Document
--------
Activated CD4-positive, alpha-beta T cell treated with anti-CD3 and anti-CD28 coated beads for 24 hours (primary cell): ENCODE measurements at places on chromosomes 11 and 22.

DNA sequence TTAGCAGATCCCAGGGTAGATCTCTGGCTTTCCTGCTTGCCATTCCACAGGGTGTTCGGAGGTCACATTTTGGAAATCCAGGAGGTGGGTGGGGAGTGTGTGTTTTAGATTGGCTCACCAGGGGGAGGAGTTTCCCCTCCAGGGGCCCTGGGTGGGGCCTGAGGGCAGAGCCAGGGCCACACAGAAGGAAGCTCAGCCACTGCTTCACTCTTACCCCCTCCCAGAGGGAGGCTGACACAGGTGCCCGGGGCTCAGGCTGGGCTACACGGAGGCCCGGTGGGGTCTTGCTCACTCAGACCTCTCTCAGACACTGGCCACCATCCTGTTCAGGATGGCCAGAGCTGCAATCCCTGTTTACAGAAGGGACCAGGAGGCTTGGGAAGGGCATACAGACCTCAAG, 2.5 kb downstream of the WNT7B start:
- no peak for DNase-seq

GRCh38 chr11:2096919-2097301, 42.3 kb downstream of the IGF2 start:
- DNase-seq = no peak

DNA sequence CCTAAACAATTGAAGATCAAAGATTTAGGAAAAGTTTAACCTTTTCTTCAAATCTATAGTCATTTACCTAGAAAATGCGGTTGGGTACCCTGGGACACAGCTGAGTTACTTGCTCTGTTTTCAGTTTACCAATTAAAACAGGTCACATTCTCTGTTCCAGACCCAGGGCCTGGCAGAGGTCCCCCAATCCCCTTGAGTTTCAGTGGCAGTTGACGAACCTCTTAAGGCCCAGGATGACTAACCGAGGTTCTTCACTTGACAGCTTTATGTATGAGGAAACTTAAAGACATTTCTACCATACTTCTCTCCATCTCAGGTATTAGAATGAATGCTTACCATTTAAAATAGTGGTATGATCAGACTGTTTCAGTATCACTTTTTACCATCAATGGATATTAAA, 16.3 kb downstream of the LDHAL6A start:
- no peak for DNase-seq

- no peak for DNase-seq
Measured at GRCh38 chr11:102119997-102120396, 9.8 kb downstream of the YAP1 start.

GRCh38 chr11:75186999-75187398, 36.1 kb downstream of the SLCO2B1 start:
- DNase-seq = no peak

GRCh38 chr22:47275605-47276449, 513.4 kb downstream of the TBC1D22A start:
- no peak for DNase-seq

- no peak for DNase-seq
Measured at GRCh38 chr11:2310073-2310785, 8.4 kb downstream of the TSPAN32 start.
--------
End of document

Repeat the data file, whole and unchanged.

Activated CD4-positive, alpha-beta T cell treated with anti-CD3 and anti-CD28 coated beads for 24 hours (primary cell): ENCODE measurements at places on chromosomes 11 and 22.

DNA sequence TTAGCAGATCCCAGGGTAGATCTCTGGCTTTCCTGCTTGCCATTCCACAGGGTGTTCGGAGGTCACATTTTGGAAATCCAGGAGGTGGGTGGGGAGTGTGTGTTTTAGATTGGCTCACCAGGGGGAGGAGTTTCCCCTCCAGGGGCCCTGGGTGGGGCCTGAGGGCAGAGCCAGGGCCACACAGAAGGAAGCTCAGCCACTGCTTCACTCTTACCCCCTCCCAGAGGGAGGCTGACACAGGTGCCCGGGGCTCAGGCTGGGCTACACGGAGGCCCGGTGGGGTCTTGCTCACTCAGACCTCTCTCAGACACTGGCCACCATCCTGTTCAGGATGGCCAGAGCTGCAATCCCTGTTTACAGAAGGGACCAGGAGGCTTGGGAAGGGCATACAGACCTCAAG, 2.5 kb downstream of the WNT7B start:
- no peak for DNase-seq

GRCh38 chr11:2096919-2097301, 42.3 kb downstream of the IGF2 start:
- DNase-seq = no peak

DNA sequence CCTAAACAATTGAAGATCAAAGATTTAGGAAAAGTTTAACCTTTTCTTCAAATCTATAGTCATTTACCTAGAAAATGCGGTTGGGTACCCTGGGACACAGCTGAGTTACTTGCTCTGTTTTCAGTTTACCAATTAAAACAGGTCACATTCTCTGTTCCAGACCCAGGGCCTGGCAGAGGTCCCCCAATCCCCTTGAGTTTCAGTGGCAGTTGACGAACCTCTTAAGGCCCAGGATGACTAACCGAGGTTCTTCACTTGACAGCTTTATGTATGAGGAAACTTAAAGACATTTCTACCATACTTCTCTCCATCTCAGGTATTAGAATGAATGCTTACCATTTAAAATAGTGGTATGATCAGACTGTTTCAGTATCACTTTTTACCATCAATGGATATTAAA, 16.3 kb downstream of the LDHAL6A start:
- no peak for DNase-seq

- no peak for DNase-seq
Measured at GRCh38 chr11:102119997-102120396, 9.8 kb downstream of the YAP1 start.

GRCh38 chr11:75186999-75187398, 36.1 kb downstream of the SLCO2B1 start:
- DNase-seq = no peak

GRCh38 chr22:47275605-47276449, 513.4 kb downstream of the TBC1D22A start:
- no peak for DNase-seq

- no peak for DNase-seq
Measured at GRCh38 chr11:2310073-2310785, 8.4 kb downstream of the TSPAN32 start.